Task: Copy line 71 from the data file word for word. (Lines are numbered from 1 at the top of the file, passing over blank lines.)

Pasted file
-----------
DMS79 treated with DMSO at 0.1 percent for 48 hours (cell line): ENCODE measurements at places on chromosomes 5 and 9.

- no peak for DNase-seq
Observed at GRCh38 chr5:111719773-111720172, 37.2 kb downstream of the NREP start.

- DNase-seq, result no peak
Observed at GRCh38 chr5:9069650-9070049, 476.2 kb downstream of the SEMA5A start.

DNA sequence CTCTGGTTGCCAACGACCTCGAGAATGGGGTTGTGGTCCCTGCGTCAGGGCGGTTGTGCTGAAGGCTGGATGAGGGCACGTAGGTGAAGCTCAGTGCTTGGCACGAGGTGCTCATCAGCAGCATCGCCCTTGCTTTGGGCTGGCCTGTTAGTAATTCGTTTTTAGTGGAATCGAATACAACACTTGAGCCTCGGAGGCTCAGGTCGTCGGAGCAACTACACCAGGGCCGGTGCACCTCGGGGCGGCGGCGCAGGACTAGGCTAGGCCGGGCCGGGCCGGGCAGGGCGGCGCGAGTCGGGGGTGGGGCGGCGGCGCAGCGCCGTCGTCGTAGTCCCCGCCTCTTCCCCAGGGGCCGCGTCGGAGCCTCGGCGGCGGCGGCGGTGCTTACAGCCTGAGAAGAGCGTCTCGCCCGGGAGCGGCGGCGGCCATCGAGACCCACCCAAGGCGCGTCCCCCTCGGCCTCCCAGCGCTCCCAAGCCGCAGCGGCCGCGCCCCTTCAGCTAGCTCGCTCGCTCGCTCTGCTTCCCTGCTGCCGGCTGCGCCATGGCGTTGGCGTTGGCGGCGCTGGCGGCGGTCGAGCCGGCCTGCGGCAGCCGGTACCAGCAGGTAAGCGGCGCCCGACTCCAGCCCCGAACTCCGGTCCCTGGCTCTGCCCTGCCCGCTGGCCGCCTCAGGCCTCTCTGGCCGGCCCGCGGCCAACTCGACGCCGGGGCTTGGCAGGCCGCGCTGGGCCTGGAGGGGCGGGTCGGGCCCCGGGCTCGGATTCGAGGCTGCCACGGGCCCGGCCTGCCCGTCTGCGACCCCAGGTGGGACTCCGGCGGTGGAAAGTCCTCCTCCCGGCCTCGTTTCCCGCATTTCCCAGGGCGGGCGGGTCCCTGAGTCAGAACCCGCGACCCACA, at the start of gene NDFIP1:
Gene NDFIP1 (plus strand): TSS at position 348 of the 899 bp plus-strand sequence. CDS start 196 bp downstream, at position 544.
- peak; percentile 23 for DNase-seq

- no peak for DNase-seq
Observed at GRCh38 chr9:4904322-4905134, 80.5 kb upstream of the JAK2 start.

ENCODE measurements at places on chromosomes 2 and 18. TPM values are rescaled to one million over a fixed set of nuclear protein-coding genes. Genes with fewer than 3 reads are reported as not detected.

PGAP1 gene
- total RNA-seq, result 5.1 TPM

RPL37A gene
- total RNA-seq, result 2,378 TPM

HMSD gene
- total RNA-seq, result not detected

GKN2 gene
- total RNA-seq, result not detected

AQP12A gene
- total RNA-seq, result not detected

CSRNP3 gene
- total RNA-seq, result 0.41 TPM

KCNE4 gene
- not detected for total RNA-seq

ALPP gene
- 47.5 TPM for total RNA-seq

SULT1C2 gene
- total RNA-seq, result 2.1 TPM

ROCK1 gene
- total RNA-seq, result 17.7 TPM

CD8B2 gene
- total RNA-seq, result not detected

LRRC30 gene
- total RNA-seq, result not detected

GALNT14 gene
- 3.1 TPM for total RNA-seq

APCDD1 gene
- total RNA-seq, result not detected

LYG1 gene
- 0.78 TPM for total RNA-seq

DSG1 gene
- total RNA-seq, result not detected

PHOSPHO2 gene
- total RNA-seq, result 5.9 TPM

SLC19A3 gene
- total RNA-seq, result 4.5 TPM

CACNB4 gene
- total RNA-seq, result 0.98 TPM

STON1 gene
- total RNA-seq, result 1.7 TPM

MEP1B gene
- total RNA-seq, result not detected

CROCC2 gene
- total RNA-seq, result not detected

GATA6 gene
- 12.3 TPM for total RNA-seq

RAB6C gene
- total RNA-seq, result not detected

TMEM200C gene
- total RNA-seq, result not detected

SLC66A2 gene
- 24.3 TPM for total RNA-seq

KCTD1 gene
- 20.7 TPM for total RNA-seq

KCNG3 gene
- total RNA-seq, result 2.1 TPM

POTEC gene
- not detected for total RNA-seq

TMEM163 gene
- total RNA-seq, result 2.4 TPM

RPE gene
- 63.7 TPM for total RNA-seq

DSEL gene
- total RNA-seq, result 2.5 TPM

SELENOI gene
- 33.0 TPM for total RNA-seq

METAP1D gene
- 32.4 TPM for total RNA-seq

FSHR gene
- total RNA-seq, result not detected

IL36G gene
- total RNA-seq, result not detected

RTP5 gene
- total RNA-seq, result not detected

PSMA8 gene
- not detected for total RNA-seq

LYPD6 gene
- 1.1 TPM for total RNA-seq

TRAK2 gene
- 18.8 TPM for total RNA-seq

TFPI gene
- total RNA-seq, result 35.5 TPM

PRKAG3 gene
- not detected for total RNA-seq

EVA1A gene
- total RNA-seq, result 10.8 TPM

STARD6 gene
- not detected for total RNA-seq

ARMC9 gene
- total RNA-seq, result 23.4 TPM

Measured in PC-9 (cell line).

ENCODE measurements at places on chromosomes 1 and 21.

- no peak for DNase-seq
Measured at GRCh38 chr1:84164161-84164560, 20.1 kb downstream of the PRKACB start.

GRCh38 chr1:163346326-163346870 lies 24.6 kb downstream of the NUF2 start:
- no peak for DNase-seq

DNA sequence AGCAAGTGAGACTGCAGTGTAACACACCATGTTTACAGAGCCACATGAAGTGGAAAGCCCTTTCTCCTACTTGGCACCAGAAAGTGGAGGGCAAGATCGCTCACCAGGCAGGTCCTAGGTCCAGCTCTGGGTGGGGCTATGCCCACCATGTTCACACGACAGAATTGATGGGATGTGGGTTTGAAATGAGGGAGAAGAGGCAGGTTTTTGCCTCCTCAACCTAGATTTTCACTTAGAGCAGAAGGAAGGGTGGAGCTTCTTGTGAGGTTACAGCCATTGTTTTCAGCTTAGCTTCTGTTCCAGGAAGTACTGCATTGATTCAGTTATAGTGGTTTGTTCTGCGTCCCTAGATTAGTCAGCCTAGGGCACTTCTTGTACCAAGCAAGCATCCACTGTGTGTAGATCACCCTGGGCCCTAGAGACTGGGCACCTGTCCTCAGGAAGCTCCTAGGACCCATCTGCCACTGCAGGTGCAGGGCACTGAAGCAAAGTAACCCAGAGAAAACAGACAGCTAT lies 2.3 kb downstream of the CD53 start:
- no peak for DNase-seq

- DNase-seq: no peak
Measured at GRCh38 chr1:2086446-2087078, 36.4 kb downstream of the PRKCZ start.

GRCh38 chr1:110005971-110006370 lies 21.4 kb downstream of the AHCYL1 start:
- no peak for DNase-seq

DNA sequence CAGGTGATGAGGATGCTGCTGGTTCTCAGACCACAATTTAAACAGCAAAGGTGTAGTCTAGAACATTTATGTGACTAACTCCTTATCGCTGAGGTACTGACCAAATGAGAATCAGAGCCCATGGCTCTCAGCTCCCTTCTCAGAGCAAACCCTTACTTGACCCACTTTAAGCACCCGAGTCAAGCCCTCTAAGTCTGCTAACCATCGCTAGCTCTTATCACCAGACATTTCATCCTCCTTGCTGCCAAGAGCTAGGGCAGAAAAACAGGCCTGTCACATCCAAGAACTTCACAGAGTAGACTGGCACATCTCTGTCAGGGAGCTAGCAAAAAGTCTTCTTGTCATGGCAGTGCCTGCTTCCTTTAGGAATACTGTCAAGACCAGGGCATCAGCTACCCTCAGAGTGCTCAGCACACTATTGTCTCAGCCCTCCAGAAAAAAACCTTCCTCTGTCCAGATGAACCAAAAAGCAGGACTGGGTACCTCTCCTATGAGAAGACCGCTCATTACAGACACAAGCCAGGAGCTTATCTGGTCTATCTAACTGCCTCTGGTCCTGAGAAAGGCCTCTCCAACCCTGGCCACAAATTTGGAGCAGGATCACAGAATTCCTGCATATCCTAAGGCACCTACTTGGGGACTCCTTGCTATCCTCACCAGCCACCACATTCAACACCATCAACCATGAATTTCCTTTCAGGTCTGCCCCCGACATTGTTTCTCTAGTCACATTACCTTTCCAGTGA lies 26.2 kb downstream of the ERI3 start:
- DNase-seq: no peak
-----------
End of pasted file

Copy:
- total RNA-seq, result 2.4 TPM